Cirque du Freak: The Vampire’s Assistant
Apparently a Mundane Position

As it is based on the second in a series of junior adult novels, the obvious assumption about Cirque du Freak: The Vampire’s Assistant would be that it would serve as the jumping off point for a series of films adapted from the Darren Shan novels. Although the thought of a series of films about the events surrounding a circus of freaks and supernatural beings may be intriguing, it will take a high wire act to convince anybody that this movie deserves a sequel.


Amelia
Fails to Take Off

The word that comes to mind while thinking about Amelia is ambitious, but probably not in the way you would think. Ambitious is what you would expect the most high-profile biopic of legendary flier Amelia Earhart to be: ambitious in the way that movies like Ray, Walk the Line, and, more fittingly, The Aviator were. Everything about the film screams ambition, from the fact that it was based on not one, but two biographies to the fact that it cast two-time Oscar winner Hilary Swank as the famous aviator and feminist icon. Unfortunately, whereas there may have been a high level of ambition put into the project, it fails to come across on screen.


Good Hair
Chris Rock Searches for Answers

The documentary Good Hair is the result of a caring father’s journey to answer his young daughter’s simple question: “Daddy, why don’t I have good hair?” That simple question takes that father on a fascinating and somewhat revealing journey into the world of African-American hair products. Fortunately for us in the audience, that father is popular comedian and actor Chris Rock, making the journey just as much fun as it is revealing. There’s probably more that can be mined from the idea of the hair being sold on the black market or the dangers of “relaxer,” but Rock does well to touch on every aspect.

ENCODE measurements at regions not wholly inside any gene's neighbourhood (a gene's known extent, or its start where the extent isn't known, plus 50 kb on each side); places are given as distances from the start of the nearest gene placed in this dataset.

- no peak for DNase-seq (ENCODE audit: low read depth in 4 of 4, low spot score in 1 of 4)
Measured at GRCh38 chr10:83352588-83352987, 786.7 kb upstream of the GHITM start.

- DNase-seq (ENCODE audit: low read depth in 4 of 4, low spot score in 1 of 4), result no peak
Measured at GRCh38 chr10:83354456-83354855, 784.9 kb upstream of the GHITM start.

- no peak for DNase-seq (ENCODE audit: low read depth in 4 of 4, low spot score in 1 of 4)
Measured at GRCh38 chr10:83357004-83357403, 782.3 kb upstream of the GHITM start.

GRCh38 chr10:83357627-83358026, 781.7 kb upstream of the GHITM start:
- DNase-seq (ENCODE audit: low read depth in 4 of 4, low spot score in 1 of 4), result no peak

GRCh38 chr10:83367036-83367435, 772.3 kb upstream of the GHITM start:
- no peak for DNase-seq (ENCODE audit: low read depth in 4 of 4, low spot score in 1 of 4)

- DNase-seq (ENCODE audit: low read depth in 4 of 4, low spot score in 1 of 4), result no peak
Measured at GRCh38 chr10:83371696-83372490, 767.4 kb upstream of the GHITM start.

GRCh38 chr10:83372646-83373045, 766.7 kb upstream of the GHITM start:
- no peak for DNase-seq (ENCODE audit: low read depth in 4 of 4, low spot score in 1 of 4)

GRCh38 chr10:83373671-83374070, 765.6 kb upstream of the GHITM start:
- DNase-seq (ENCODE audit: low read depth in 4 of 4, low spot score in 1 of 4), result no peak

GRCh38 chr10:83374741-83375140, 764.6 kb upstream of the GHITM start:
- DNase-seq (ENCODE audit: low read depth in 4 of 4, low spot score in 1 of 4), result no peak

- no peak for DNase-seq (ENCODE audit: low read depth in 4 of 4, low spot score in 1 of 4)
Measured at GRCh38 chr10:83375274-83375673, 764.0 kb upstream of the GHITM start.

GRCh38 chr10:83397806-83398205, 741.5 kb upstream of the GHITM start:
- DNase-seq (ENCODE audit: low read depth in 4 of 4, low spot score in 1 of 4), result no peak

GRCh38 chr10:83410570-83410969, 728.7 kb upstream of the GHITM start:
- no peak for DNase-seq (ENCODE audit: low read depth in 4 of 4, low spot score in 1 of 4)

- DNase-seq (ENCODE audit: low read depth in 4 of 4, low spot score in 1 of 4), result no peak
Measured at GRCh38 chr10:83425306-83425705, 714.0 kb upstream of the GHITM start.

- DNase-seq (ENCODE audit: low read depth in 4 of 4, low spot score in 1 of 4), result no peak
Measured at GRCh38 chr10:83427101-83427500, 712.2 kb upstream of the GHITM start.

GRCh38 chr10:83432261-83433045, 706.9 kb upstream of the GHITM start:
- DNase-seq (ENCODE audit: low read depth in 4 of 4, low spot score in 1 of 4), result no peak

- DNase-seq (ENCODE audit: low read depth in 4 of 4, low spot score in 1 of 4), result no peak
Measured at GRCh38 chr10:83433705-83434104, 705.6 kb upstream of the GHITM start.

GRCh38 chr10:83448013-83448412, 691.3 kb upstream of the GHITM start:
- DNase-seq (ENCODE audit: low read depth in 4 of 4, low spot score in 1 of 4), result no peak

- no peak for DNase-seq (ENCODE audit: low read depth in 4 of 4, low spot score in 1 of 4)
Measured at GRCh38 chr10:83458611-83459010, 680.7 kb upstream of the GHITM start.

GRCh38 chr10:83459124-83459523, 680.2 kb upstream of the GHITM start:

Mr. Art Critic
Small-Gallery Solid Work

Brauer has managed to do what hasn’t been accomplished in years: harness the comic genius that is Bronson Pinchot without goading him into overdone mugging. In fact, if the outtakes are any indication, Brauer was constantly asking Pinchot (and others) to pull things back—a lot. It works. This is gentle comedy of the Rob Reiner / Gary Marshall class, not the broad Carl Reiner / Mel Brooks style nor their crasser and more recent progeny. If you’ve ever been longing for the Bronson Pinchot comedy that you never saw… well, this is it.


Cheri
Done Better Elsewhere

In short, the story is like a dumbed-down Dangerous Liaisons, minus the grand moments of come-uppance and the courtesy to dramatize the epilogue as part of the narrative proper. Still, so far so good. All of the talent that’s brought to bear on the story is still sufficient to be of interest; Friend is suitably appealing for young ladies, and Pfeiffer, even looking her age at 50, is good enough eye candy for men and women of all ages, I imagine. What’s off, though, is the tone. It feels as if the producers weren’t content with a downer romance and sought to make it more whimsical—which compromises the performances.